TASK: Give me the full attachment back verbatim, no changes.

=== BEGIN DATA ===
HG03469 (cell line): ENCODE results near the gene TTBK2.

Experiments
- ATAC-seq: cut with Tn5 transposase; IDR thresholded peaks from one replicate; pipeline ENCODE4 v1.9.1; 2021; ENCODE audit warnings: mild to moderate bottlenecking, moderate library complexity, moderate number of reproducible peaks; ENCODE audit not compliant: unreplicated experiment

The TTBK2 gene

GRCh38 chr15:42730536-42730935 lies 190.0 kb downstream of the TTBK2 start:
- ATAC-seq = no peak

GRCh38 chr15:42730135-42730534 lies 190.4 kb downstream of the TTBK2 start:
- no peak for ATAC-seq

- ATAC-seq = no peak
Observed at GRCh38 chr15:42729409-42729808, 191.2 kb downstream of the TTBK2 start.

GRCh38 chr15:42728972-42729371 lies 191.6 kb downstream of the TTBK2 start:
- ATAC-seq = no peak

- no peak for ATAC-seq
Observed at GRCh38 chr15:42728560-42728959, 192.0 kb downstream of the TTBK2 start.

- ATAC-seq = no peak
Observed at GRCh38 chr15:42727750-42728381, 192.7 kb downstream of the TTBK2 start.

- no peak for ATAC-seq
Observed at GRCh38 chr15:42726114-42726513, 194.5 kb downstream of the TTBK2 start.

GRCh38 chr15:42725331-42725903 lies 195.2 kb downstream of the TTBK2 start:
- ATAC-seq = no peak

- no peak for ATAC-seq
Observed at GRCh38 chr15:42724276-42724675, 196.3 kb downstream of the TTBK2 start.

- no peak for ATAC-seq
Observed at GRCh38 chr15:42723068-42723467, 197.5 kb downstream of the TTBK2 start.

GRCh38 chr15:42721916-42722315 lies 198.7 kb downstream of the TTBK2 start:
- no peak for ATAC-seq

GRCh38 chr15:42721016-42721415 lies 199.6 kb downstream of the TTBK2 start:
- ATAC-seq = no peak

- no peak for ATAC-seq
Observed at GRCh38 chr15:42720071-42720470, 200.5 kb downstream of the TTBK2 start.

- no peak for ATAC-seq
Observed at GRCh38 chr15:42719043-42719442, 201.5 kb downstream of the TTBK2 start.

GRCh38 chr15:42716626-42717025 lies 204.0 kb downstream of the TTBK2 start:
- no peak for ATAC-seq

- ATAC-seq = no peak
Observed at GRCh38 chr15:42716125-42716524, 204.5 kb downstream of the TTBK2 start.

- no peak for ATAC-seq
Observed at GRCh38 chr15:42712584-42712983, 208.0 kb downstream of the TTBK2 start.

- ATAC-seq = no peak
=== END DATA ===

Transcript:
HG03469 (cell line): ENCODE results near the gene TTBK2.

Experiments
- ATAC-seq: cut with Tn5 transposase; IDR thresholded peaks from one replicate; pipeline ENCODE4 v1.9.1; 2021; ENCODE audit warnings: mild to moderate bottlenecking, moderate library complexity, moderate number of reproducible peaks; ENCODE audit not compliant: unreplicated experiment

The TTBK2 gene

GRCh38 chr15:42730536-42730935 lies 190.0 kb downstream of the TTBK2 start:
- ATAC-seq = no peak

GRCh38 chr15:42730135-42730534 lies 190.4 kb downstream of the TTBK2 start:
- no peak for ATAC-seq

- ATAC-seq = no peak
Observed at GRCh38 chr15:42729409-42729808, 191.2 kb downstream of the TTBK2 start.

GRCh38 chr15:42728972-42729371 lies 191.6 kb downstream of the TTBK2 start:
- ATAC-seq = no peak

- no peak for ATAC-seq
Observed at GRCh38 chr15:42728560-42728959, 192.0 kb downstream of the TTBK2 start.

- ATAC-seq = no peak
Observed at GRCh38 chr15:42727750-42728381, 192.7 kb downstream of the TTBK2 start.

- no peak for ATAC-seq
Observed at GRCh38 chr15:42726114-42726513, 194.5 kb downstream of the TTBK2 start.

GRCh38 chr15:42725331-42725903 lies 195.2 kb downstream of the TTBK2 start:
- ATAC-seq = no peak

- no peak for ATAC-seq
Observed at GRCh38 chr15:42724276-42724675, 196.3 kb downstream of the TTBK2 start.

- no peak for ATAC-seq
Observed at GRCh38 chr15:42723068-42723467, 197.5 kb downstream of the TTBK2 start.

GRCh38 chr15:42721916-42722315 lies 198.7 kb downstream of the TTBK2 start:
- no peak for ATAC-seq

GRCh38 chr15:42721016-42721415 lies 199.6 kb downstream of the TTBK2 start:
- ATAC-seq = no peak

- no peak for ATAC-seq
Observed at GRCh38 chr15:42720071-42720470, 200.5 kb downstream of the TTBK2 start.

- no peak for ATAC-seq
Observed at GRCh38 chr15:42719043-42719442, 201.5 kb downstream of the TTBK2 start.

GRCh38 chr15:42716626-42717025 lies 204.0 kb downstream of the TTBK2 start:
- no peak for ATAC-seq

- ATAC-seq = no peak
Observed at GRCh38 chr15:42716125-42716524, 204.5 kb downstream of the TTBK2 start.

- no peak for ATAC-seq
Observed at GRCh38 chr15:42712584-42712983, 208.0 kb downstream of the TTBK2 start.

- ATAC-seq = no peak